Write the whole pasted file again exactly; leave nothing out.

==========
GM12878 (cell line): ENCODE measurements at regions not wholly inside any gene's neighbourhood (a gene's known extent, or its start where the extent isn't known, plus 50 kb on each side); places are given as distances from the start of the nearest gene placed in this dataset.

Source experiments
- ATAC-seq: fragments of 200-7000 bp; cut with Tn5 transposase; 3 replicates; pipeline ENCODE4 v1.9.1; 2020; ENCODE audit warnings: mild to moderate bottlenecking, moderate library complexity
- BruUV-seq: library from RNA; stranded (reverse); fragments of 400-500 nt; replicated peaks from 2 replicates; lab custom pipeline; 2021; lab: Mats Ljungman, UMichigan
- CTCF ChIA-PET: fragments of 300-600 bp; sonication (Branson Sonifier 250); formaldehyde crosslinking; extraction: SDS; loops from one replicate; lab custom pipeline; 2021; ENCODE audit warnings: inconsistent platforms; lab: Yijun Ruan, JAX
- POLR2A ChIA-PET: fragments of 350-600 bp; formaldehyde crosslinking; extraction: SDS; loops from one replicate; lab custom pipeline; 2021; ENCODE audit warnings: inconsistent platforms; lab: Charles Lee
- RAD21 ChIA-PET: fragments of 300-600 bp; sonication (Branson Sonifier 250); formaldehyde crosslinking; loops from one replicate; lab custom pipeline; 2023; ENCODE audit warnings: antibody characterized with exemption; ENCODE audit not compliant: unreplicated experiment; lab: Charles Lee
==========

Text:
GM12878 (cell line): ENCODE measurements at regions not wholly inside any gene's neighbourhood (a gene's known extent, or its start where the extent isn't known, plus 50 kb on each side); places are given as distances from the start of the nearest gene placed in this dataset.

Source experiments
- ATAC-seq: fragments of 200-7000 bp; cut with Tn5 transposase; 3 replicates; pipeline ENCODE4 v1.9.1; 2020; ENCODE audit warnings: mild to moderate bottlenecking, moderate library complexity
- BruUV-seq: library from RNA; stranded (reverse); fragments of 400-500 nt; replicated peaks from 2 replicates; lab custom pipeline; 2021; lab: Mats Ljungman, UMichigan
- CTCF ChIA-PET: fragments of 300-600 bp; sonication (Branson Sonifier 250); formaldehyde crosslinking; extraction: SDS; loops from one replicate; lab custom pipeline; 2021; ENCODE audit warnings: inconsistent platforms; lab: Yijun Ruan, JAX
- POLR2A ChIA-PET: fragments of 350-600 bp; formaldehyde crosslinking; extraction: SDS; loops from one replicate; lab custom pipeline; 2021; ENCODE audit warnings: inconsistent platforms; lab: Charles Lee
- RAD21 ChIA-PET: fragments of 300-600 bp; sonication (Branson Sonifier 250); formaldehyde crosslinking; loops from one replicate; lab custom pipeline; 2023; ENCODE audit warnings: antibody characterized with exemption; ENCODE audit not compliant: unreplicated experiment; lab: Charles Lee